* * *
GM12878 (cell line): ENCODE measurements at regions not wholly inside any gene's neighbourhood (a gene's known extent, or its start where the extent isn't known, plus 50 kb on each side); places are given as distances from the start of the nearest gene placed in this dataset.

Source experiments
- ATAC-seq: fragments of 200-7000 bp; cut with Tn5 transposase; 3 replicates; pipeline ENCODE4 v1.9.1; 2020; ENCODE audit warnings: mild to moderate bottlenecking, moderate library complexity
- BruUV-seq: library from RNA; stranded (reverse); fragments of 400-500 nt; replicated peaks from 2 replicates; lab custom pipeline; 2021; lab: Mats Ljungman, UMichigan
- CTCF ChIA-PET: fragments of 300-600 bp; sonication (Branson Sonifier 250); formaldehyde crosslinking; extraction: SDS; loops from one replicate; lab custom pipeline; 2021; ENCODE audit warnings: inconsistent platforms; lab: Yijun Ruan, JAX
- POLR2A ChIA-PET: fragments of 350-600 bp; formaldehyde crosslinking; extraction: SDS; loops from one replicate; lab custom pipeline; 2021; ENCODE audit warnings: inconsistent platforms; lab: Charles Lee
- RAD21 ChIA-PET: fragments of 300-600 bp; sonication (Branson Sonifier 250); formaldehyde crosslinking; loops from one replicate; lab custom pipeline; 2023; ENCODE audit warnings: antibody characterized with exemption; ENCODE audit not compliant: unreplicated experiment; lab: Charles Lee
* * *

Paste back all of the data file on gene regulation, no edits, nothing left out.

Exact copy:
GM12878 (cell line): ENCODE measurements at regions not wholly inside any gene's neighbourhood (a gene's known extent, or its start where the extent isn't known, plus 50 kb on each side); places are given as distances from the start of the nearest gene placed in this dataset.

Source experiments
- ATAC-seq: fragments of 200-7000 bp; cut with Tn5 transposase; 3 replicates; pipeline ENCODE4 v1.9.1; 2020; ENCODE audit warnings: mild to moderate bottlenecking, moderate library complexity
- BruUV-seq: library from RNA; stranded (reverse); fragments of 400-500 nt; replicated peaks from 2 replicates; lab custom pipeline; 2021; lab: Mats Ljungman, UMichigan
- CTCF ChIA-PET: fragments of 300-600 bp; sonication (Branson Sonifier 250); formaldehyde crosslinking; extraction: SDS; loops from one replicate; lab custom pipeline; 2021; ENCODE audit warnings: inconsistent platforms; lab: Yijun Ruan, JAX
- POLR2A ChIA-PET: fragments of 350-600 bp; formaldehyde crosslinking; extraction: SDS; loops from one replicate; lab custom pipeline; 2021; ENCODE audit warnings: inconsistent platforms; lab: Charles Lee
- RAD21 ChIA-PET: fragments of 300-600 bp; sonication (Branson Sonifier 250); formaldehyde crosslinking; loops from one replicate; lab custom pipeline; 2023; ENCODE audit warnings: antibody characterized with exemption; ENCODE audit not compliant: unreplicated experiment; lab: Charles Lee